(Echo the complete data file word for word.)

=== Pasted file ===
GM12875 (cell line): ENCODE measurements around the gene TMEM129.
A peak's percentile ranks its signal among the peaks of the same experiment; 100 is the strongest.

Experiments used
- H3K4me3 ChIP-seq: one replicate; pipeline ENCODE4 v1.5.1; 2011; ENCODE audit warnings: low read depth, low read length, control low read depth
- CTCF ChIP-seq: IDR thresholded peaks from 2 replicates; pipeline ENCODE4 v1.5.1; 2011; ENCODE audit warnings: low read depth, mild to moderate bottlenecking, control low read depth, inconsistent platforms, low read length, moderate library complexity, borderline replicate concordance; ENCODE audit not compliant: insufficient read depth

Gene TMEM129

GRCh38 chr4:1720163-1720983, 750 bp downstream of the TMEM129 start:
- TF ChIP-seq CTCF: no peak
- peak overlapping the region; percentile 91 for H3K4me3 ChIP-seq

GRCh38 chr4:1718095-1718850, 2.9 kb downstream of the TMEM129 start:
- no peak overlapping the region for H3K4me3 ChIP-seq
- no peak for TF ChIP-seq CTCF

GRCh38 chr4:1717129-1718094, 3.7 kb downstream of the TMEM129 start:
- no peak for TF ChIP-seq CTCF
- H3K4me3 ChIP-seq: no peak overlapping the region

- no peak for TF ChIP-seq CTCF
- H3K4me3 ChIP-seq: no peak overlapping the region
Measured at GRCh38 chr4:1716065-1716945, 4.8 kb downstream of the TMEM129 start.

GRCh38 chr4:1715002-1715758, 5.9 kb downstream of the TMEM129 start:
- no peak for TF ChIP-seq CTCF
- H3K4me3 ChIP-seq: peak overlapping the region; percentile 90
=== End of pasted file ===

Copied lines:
GM12875 (cell line): ENCODE measurements around the gene TMEM129.
A peak's percentile ranks its signal among the peaks of the same experiment; 100 is the strongest.

Experiments used
- H3K4me3 ChIP-seq: one replicate; pipeline ENCODE4 v1.5.1; 2011; ENCODE audit warnings: low read depth, low read length, control low read depth
- CTCF ChIP-seq: IDR thresholded peaks from 2 replicates; pipeline ENCODE4 v1.5.1; 2011; ENCODE audit warnings: low read depth, mild to moderate bottlenecking, control low read depth, inconsistent platforms, low read length, moderate library complexity, borderline replicate concordance; ENCODE audit not compliant: insufficient read depth

Gene TMEM129

GRCh38 chr4:1720163-1720983, 750 bp downstream of the TMEM129 start:
- TF ChIP-seq CTCF: no peak
- peak overlapping the region; percentile 91 for H3K4me3 ChIP-seq

GRCh38 chr4:1718095-1718850, 2.9 kb downstream of the TMEM129 start:
- no peak overlapping the region for H3K4me3 ChIP-seq
- no peak for TF ChIP-seq CTCF

GRCh38 chr4:1717129-1718094, 3.7 kb downstream of the TMEM129 start:
- no peak for TF ChIP-seq CTCF
- H3K4me3 ChIP-seq: no peak overlapping the region

- no peak for TF ChIP-seq CTCF
- H3K4me3 ChIP-seq: no peak overlapping the region
Measured at GRCh38 chr4:1716065-1716945, 4.8 kb downstream of the TMEM129 start.

GRCh38 chr4:1715002-1715758, 5.9 kb downstream of the TMEM129 start:
- no peak for TF ChIP-seq CTCF
- H3K4me3 ChIP-seq: peak overlapping the region; percentile 90